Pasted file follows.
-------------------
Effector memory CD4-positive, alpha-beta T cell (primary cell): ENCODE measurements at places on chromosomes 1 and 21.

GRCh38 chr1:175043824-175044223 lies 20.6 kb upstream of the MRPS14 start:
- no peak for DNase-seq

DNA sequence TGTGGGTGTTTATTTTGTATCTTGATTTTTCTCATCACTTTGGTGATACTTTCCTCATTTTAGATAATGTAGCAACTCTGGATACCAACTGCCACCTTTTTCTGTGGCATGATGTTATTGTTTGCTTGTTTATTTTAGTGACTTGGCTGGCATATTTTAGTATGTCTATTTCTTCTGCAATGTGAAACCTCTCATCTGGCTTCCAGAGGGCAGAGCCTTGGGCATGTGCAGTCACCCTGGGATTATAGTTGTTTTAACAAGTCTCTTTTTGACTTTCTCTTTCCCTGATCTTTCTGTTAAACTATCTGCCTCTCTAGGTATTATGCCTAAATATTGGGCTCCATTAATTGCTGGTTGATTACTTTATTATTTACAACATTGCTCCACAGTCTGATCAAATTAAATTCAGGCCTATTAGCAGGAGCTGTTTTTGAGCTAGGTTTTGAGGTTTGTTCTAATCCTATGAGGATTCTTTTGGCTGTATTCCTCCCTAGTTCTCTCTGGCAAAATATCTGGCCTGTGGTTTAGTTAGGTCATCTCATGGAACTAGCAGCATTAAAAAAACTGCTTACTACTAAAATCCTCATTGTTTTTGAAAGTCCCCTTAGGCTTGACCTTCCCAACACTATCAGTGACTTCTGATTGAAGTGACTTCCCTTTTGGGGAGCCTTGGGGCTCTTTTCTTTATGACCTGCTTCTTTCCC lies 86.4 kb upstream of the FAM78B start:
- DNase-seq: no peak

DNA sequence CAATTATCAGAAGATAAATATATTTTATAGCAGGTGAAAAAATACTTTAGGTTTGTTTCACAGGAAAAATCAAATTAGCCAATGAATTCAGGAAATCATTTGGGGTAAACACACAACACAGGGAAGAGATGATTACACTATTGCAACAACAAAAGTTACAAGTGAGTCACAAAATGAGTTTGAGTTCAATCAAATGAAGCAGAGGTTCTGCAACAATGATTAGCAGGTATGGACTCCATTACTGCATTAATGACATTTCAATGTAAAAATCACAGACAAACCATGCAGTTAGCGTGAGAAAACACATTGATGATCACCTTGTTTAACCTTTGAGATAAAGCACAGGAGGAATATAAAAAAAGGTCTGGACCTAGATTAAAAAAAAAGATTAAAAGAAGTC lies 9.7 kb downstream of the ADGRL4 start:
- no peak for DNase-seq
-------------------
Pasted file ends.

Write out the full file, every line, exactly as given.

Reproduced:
Effector memory CD4-positive, alpha-beta T cell (primary cell): ENCODE measurements at places on chromosomes 1 and 21.

GRCh38 chr1:175043824-175044223 lies 20.6 kb upstream of the MRPS14 start:
- no peak for DNase-seq

DNA sequence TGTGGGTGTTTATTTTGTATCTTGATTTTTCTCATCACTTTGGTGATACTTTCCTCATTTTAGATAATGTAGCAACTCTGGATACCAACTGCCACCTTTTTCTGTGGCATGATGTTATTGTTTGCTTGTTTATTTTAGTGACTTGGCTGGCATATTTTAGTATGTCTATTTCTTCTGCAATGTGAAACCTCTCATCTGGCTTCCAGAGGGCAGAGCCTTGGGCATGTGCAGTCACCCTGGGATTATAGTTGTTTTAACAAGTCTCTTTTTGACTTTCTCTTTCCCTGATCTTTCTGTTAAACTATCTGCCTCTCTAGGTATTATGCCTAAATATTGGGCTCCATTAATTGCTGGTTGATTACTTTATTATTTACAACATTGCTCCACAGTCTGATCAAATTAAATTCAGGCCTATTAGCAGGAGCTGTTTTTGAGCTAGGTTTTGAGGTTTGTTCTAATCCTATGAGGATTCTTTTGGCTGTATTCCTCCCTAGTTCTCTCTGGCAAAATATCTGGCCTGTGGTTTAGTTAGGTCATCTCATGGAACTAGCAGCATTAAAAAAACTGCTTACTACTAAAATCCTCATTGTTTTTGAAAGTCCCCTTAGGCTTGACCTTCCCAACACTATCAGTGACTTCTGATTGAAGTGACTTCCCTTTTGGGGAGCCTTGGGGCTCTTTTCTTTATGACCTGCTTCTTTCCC lies 86.4 kb upstream of the FAM78B start:
- DNase-seq: no peak

DNA sequence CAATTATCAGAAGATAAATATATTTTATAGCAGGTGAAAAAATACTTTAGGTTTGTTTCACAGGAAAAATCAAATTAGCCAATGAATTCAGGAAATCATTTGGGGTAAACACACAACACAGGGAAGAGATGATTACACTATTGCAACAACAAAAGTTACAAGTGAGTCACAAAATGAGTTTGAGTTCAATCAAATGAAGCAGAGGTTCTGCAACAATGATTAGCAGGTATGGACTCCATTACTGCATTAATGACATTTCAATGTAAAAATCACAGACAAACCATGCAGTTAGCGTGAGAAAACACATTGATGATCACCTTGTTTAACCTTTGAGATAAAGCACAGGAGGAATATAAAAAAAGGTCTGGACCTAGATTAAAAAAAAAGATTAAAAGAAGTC lies 9.7 kb downstream of the ADGRL4 start:
- no peak for DNase-seq